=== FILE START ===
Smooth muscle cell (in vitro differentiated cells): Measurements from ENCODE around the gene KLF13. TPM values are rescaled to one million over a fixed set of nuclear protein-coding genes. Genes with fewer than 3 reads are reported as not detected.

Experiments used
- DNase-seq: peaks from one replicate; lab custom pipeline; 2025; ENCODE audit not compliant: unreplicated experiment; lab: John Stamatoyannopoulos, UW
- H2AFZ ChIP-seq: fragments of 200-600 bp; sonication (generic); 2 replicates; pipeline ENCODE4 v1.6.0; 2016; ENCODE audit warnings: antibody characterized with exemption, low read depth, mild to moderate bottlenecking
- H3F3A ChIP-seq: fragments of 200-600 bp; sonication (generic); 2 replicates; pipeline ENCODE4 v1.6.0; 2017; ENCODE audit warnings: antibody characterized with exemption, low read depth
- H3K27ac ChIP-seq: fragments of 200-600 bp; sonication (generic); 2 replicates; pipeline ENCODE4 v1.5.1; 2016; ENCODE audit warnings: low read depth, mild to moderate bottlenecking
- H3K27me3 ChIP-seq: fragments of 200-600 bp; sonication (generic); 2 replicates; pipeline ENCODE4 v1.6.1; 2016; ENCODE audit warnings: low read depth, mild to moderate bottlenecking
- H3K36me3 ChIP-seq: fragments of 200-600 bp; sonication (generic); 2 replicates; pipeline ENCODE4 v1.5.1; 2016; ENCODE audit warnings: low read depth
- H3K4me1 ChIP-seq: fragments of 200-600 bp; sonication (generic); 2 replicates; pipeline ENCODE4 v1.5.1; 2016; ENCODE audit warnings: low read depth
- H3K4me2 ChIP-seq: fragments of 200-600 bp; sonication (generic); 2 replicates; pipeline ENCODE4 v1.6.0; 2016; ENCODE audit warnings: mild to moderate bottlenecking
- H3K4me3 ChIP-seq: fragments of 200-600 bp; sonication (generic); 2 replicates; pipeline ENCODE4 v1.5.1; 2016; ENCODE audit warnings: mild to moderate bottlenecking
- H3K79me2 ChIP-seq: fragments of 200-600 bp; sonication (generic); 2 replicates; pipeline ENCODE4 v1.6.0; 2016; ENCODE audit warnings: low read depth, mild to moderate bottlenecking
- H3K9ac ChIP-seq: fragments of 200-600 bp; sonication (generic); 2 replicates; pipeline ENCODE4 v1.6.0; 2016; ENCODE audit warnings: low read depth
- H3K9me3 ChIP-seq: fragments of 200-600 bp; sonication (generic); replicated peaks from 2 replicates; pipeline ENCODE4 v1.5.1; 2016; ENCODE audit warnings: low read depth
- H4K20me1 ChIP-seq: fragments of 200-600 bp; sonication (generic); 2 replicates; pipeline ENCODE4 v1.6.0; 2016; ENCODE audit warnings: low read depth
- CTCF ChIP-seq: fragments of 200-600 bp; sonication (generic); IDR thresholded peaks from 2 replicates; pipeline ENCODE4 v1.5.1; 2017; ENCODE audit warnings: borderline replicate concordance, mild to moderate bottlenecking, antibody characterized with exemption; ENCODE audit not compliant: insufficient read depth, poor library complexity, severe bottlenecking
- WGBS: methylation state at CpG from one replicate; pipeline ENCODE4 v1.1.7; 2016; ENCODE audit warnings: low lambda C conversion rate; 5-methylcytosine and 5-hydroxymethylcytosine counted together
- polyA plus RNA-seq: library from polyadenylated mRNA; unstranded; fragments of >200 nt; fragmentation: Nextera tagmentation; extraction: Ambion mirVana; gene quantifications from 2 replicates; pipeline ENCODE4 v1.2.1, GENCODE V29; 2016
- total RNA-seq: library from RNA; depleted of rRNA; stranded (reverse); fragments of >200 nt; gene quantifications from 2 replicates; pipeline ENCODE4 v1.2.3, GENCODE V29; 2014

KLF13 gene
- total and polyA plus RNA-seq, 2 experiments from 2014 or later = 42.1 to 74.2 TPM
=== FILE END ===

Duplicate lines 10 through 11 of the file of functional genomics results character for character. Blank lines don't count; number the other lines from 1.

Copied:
- H3K4me2 ChIP-seq: fragments of 200-600 bp; sonication (generic); 2 replicates; pipeline ENCODE4 v1.6.0; 2016; ENCODE audit warnings: mild to moderate bottlenecking
- H3K4me3 ChIP-seq: fragments of 200-600 bp; sonication (generic); 2 replicates; pipeline ENCODE4 v1.5.1; 2016; ENCODE audit warnings: mild to moderate bottlenecking